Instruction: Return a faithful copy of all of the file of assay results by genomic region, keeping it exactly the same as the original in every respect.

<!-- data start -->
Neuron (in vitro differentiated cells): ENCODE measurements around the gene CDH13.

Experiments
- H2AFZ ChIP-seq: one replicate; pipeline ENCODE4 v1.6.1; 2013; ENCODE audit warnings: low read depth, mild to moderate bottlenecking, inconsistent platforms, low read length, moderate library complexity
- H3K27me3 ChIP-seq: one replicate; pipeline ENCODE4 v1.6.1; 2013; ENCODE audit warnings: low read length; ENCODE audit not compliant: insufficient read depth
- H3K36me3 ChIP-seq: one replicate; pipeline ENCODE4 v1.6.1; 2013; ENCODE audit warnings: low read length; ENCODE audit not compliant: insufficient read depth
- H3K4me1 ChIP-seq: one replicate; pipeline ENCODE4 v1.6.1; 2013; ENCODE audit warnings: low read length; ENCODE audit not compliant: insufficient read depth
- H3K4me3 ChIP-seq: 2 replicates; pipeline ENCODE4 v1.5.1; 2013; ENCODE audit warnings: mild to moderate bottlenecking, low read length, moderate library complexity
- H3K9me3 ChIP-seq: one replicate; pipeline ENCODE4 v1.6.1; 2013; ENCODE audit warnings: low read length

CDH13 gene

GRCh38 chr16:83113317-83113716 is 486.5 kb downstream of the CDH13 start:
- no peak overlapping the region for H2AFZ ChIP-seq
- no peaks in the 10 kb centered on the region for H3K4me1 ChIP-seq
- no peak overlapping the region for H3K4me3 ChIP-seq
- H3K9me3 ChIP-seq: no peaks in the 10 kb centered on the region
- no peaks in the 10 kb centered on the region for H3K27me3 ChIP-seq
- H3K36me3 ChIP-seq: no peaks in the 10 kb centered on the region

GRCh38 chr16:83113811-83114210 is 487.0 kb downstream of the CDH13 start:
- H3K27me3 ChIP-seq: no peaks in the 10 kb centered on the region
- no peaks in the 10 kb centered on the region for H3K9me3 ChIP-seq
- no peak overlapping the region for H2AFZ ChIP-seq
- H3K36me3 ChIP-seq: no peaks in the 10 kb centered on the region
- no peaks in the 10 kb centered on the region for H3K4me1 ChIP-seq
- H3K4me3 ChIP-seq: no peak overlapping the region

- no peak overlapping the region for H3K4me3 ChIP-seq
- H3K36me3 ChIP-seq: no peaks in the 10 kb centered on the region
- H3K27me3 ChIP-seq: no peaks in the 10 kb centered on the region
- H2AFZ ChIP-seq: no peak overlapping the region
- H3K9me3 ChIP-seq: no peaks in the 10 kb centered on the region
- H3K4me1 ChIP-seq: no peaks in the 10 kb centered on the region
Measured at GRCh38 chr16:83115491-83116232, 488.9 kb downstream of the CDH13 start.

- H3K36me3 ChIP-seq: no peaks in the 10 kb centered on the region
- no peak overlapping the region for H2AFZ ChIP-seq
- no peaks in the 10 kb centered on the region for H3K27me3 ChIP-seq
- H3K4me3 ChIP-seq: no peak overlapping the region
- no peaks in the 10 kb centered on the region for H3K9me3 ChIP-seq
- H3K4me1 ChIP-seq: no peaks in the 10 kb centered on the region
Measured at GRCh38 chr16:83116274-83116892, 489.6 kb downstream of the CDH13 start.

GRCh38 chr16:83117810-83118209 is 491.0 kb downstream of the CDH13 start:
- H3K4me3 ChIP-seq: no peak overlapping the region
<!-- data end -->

Neuron (in vitro differentiated cells): ENCODE measurements around the gene CDH13.

Experiments
- H2AFZ ChIP-seq: one replicate; pipeline ENCODE4 v1.6.1; 2013; ENCODE audit warnings: low read depth, mild to moderate bottlenecking, inconsistent platforms, low read length, moderate library complexity
- H3K27me3 ChIP-seq: one replicate; pipeline ENCODE4 v1.6.1; 2013; ENCODE audit warnings: low read length; ENCODE audit not compliant: insufficient read depth
- H3K36me3 ChIP-seq: one replicate; pipeline ENCODE4 v1.6.1; 2013; ENCODE audit warnings: low read length; ENCODE audit not compliant: insufficient read depth
- H3K4me1 ChIP-seq: one replicate; pipeline ENCODE4 v1.6.1; 2013; ENCODE audit warnings: low read length; ENCODE audit not compliant: insufficient read depth
- H3K4me3 ChIP-seq: 2 replicates; pipeline ENCODE4 v1.5.1; 2013; ENCODE audit warnings: mild to moderate bottlenecking, low read length, moderate library complexity
- H3K9me3 ChIP-seq: one replicate; pipeline ENCODE4 v1.6.1; 2013; ENCODE audit warnings: low read length

CDH13 gene

GRCh38 chr16:83113317-83113716 is 486.5 kb downstream of the CDH13 start:
- no peak overlapping the region for H2AFZ ChIP-seq
- no peaks in the 10 kb centered on the region for H3K4me1 ChIP-seq
- no peak overlapping the region for H3K4me3 ChIP-seq
- H3K9me3 ChIP-seq: no peaks in the 10 kb centered on the region
- no peaks in the 10 kb centered on the region for H3K27me3 ChIP-seq
- H3K36me3 ChIP-seq: no peaks in the 10 kb centered on the region

GRCh38 chr16:83113811-83114210 is 487.0 kb downstream of the CDH13 start:
- H3K27me3 ChIP-seq: no peaks in the 10 kb centered on the region
- no peaks in the 10 kb centered on the region for H3K9me3 ChIP-seq
- no peak overlapping the region for H2AFZ ChIP-seq
- H3K36me3 ChIP-seq: no peaks in the 10 kb centered on the region
- no peaks in the 10 kb centered on the region for H3K4me1 ChIP-seq
- H3K4me3 ChIP-seq: no peak overlapping the region

- no peak overlapping the region for H3K4me3 ChIP-seq
- H3K36me3 ChIP-seq: no peaks in the 10 kb centered on the region
- H3K27me3 ChIP-seq: no peaks in the 10 kb centered on the region
- H2AFZ ChIP-seq: no peak overlapping the region
- H3K9me3 ChIP-seq: no peaks in the 10 kb centered on the region
- H3K4me1 ChIP-seq: no peaks in the 10 kb centered on the region
Measured at GRCh38 chr16:83115491-83116232, 488.9 kb downstream of the CDH13 start.

- H3K36me3 ChIP-seq: no peaks in the 10 kb centered on the region
- no peak overlapping the region for H2AFZ ChIP-seq
- no peaks in the 10 kb centered on the region for H3K27me3 ChIP-seq
- H3K4me3 ChIP-seq: no peak overlapping the region
- no peaks in the 10 kb centered on the region for H3K9me3 ChIP-seq
- H3K4me1 ChIP-seq: no peaks in the 10 kb centered on the region
Measured at GRCh38 chr16:83116274-83116892, 489.6 kb downstream of the CDH13 start.

GRCh38 chr16:83117810-83118209 is 491.0 kb downstream of the CDH13 start:
- H3K4me3 ChIP-seq: no peak overlapping the region